Todays top tip is to simply say what you’re doing as you’re doing it.
There are only those who are trying to be better and those who are not.
Trying to be a “good person” or aiming for some idea of perfection is exactly what society wants you to do. This makes you feel like you’re always less than, like you’re not a good person, that you’re not capable…
For lack of putting it a better way, this is complete horse sh*t.
You are neither of those things. Well, maybe you’re occasionally capable of being good as defined by society, but never perfect. That is a fantasy.
No no no.
Banish good and perfect from your vocabulary and concentrate on one word alone.
That is better.
Make it your only aim in life. Your only aim everyday in whatever it is you decided to do. Simply try to be a better person.
I’d meditated every day for the past 362 days until yesterday when, quite simply, I forgot… I only realised I’d missed a day when my headspace app told me this morning that my current run streak was back to 1!
F**********ck! (I say that mindfully of course)
I was so excited about reaching the 365 milestone too! I had big plans to write the world’s most incredible blog post about it. Explaining with much enthusiasm how I’ve become a fully enlightened Buddhist Monk. Basically a pot bellied version of Yoda who meditates with several beer cans floating around his head.
I was going to say how my mind was so strong, if you could see it, it would have a rippling 6 pack! Instead, I’ll have to settle for the 6 pack of beer that’s crashed to floor in order to overcome this gut-retching failure…
Alas, the amazing feat of having meditated consistently for 365 days straight will have to wait for, well, another 365 days…
Till then perhaps you’d like to hear what 362 days taught me instead…
1. It Doesn’t Matter If You Forget
“Don’t cry over spilt milk.”
– Old Proverb
Do you want to know how I actually reacted this morning? To nearly reach this goal – to have come so far only to fall at the final hurdle?
The moment I realised, I wasn’t in slightest bit bothered. I thought I would feel gutted but the truth is I smiled. Actually I laughed! A year ago it would have bothered me to fall short like that. I would have taken the failure to mean I was one. It would have hurt. I’m sure of it. This morning though, I simply laughed and got on with my day.
That was my honest to god reaction!
The truth is, I saw something beautifully poetic about failing to reach this milestone. I saw something even more beautiful about the fact that the reason I failed was because I forgot. Why? Because it doesn’t matter. It really doesn’t. 365 is just a number. 362 is another. The truth is I’m just as proud. 365 days was just something to shoot for. Which I will again!
Getting up this morning and meditating as if nothing had happened is exactly how I should’ve reacted regardless of having forgotten to mediate the day before. Regardless as to whether I had made 365 days or only 3.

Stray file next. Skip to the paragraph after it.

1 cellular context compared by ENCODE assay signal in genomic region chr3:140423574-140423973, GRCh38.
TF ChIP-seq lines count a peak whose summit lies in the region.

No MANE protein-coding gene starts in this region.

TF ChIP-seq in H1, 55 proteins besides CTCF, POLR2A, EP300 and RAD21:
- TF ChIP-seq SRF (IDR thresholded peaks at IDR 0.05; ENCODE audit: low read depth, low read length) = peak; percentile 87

If you fall off the horse get back on it. There’s no point moaning on the floor, or crying over the fact you landed in a pile of shit. Life is about getting back up. Life is about cleaning the shit you will inevitably find yourself covered in at some point (both figuratively and literally). The one missed workout or meditation doesn’t matter. If one day becomes a week, one week then becomes a month, well then, maybe it does. But it’s never one failure that defines us, it’s when you let that one failure become several.
The point is all that really matters when you fall down is that you get back up!
2. Having A Regular Practise Is Key
“Commitment to action creates a pathway in the brain to greater mindfulness, awareness & aliveness.”
Like anything, if you’re series about becoming a long term practitioner, you need to make it a habit. No one forgets to brush their teeth in the morning. In my eyes, meditation shouldn’t be any different. Your mental health is the most important thing in the world – you need to give it the time and attention it deserves.Whether you show up and do just 1 minute or an hour, what matters is that you show up.
I would add the point of a formal meditation practise has nothing to do with finding calm during the practise. What it does is increase the amount of time you remember to practise mindfulness informally throughout the day. As any buddhist monk will tell you there is no difference between mindfulness and meditation given that meditation is the practise of mindfulness. Mindfulness is meant to be a way of life. That’s why making it a habit is so important. The longer term goal (as no Buddhist monk would ever tell you) is to make mindfulness habitual.
3. You Need To Treat It Like A Sacred Act
“The beauty of an action comes not from its having become a habit but from its sensitivity, consciousness, clarity of perception, and accuracy of response.”
There were many days this past year I simply showed and went through the motions. I set my meditation timer and then spent 20 minutes mindlessly wandering about trivial bullshit, no more zen than when I had started. I quickly realised that a regular meditation practise is great, but not if you’re simply going about it to tick a box. You’re not helping yourself.
You need to take it seriously – no distractions (put your phone in a draw or put it in aeroplane mode if using an app) – Go somewhere quiet and sit up straight! That last one is important. I tired all positions – lying meditations are good for body scans – relaxing and helping you to fall asleep but not for focus. For this reason I recommend that your morning practise be done sitting up straight to help you adopt an attitude of unconditional confidence.